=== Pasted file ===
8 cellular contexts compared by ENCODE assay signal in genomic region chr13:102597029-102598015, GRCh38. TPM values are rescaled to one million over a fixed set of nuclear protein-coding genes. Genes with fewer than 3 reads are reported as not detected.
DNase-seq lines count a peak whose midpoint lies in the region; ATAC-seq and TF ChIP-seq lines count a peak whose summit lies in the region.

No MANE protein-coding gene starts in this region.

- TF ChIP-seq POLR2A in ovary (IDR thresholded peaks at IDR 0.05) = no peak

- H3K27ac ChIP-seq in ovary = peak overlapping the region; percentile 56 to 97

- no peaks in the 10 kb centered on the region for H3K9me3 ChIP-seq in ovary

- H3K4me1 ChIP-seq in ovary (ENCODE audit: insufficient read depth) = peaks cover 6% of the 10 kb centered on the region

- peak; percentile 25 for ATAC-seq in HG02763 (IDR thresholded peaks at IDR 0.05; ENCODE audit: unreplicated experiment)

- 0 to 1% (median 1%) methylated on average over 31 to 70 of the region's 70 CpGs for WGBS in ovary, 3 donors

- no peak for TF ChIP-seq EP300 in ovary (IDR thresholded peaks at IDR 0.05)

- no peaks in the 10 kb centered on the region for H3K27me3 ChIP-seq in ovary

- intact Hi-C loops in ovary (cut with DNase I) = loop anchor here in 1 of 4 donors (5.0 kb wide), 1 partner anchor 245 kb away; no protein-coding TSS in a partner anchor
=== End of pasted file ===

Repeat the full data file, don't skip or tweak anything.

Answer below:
8 cellular contexts compared by ENCODE assay signal in genomic region chr13:102597029-102598015, GRCh38. TPM values are rescaled to one million over a fixed set of nuclear protein-coding genes. Genes with fewer than 3 reads are reported as not detected.
DNase-seq lines count a peak whose midpoint lies in the region; ATAC-seq and TF ChIP-seq lines count a peak whose summit lies in the region.

No MANE protein-coding gene starts in this region.

- TF ChIP-seq POLR2A in ovary (IDR thresholded peaks at IDR 0.05) = no peak

- H3K27ac ChIP-seq in ovary = peak overlapping the region; percentile 56 to 97

- no peaks in the 10 kb centered on the region for H3K9me3 ChIP-seq in ovary

- H3K4me1 ChIP-seq in ovary (ENCODE audit: insufficient read depth) = peaks cover 6% of the 10 kb centered on the region

- peak; percentile 25 for ATAC-seq in HG02763 (IDR thresholded peaks at IDR 0.05; ENCODE audit: unreplicated experiment)

- 0 to 1% (median 1%) methylated on average over 31 to 70 of the region's 70 CpGs for WGBS in ovary, 3 donors

- no peak for TF ChIP-seq EP300 in ovary (IDR thresholded peaks at IDR 0.05)

- no peaks in the 10 kb centered on the region for H3K27me3 ChIP-seq in ovary

- intact Hi-C loops in ovary (cut with DNase I) = loop anchor here in 1 of 4 donors (5.0 kb wide), 1 partner anchor 245 kb away; no protein-coding TSS in a partner anchor